One of the interesting things about getting on Christian mailing lists is that one learns so much about the structure and thinking processes of the right. For reasons not entirely clear, I receive Imprimis
, the magazine of that notorious school for scandal, Hillsdale College. Today I received Crossings, The Book Club for Today's Christian Family
There's plenty of predictable stuff in Crossings
. Franklin Graham (evangelical fundamentalism), Tim LaHaye (apocalypse), Charles Stanley (basic fundamentalism), tons of Joyce Meyer (representing strident women everywhere), T.D. Jakes (minority outreach), Betty Crocker's Baking for Today, Dr. Laura, C.S. Lewis, oceans of Christian chicklit (Gothic romance without any Goths). Some names I am not familiar with, like Max Lucado, Juanita Bynum, Stormy Omartian (now there's
But interestingly, the most heavily-promoted book is Condi
, appearing three times in the brochure.
Who even knew she was pretending to be Christian?
is a whole 'nother story, not to mention century. The March issue is devoted to that most Christian of topics, money. Walter Williams (an African American at the what is to me a little creepy George Mason College) in which we learn that dollars are "certificates of performance": the more you have, the better a person you are.
You know, like Paris Hilton.
We also learn that the sole social responsibility of corporations is to operate without deception or fraud. Their use of the highways, products of the educational system, the protections of an established legal and regulatory system, not to mention the US Army comes free. And if your products happen to cause lingering death, like tobacco or asbestos, just cash in a few of those certificates of performance with a Congressman or President, and it will all go away.
The June issue brings us the almost pathologically weird Frank Gaffney Jr., alerting us to another high Christian virtue, war. Ignoring an important bit of basic physics having to do with the exponent associated with the magnetic field, Gaffney claims that the electromagnetic pulse from a single nuclear weapon could disable every bit of electronic gear in North America. If this were true, of course, the age of electronics would have ended after the first lightning storm. He warns us of Al Qaeda cruisers steaming off American coasts to deliver the deadly atomic Scuds (which are fairly short-range missiles barely able to reach Israel from Iraq). The one sane piece here is the point that the electrical grid is vulnerable to any sort of screwup. But for that, we don't need Al Qaeda when we have Allegheny Energy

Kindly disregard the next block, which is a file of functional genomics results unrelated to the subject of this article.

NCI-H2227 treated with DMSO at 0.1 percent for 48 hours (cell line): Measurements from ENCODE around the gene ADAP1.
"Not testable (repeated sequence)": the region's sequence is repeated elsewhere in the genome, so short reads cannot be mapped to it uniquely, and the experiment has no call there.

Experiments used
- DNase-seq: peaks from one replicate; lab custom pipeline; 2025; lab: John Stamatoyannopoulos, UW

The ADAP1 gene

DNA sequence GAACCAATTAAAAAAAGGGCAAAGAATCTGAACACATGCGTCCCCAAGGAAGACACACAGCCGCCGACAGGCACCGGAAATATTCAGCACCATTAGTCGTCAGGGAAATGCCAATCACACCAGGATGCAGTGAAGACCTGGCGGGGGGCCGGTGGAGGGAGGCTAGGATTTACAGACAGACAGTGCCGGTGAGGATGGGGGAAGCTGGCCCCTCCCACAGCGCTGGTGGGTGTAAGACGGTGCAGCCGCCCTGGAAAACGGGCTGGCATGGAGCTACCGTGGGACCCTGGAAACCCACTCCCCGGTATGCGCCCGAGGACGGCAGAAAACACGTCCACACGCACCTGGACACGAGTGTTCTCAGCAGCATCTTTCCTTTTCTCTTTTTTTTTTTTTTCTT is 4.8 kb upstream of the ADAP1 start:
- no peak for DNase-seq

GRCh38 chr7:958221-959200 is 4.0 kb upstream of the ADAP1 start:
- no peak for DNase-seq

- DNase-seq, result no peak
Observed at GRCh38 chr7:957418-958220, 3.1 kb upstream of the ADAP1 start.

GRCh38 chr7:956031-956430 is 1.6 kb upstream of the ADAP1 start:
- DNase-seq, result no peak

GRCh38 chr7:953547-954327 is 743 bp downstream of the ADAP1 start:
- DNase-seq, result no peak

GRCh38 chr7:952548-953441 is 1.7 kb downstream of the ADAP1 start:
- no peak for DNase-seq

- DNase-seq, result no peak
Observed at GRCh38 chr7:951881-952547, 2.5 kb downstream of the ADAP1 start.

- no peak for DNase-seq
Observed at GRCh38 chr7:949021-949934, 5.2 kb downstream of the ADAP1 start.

If I were as creative in making stuff up as Gaffney is, I'd be making money the way Tim LaHaye does, which is to say, hand over fist.
The March and June issues also advertise a two-week Cruise for Freedom, from Barcelona to Lisbon (chosen, I suppose, because of fond memories of the Inquisition). At a starting price of $6100 a couple, it's actually a pretty good deal if it weren't for the company. Robert Conquest of the Hoover Institute, author of a significant fraction of the fiction posing as history written about the Cold War teams up with David Pryce-Jones. And guess who's coming to dinner? Jose Maria Aznar, the former Duce of Spain, until he told a lie so enormous, claiming ETA responsibility for an attack committed by Al Qaeda, that the Spanish people decided he could no longer serve.
Who better to represent Hillsdale?
Hillsdale College, a tax-exempt institution. Your tax dollars at work, building a less complicated society through the destruction of reason.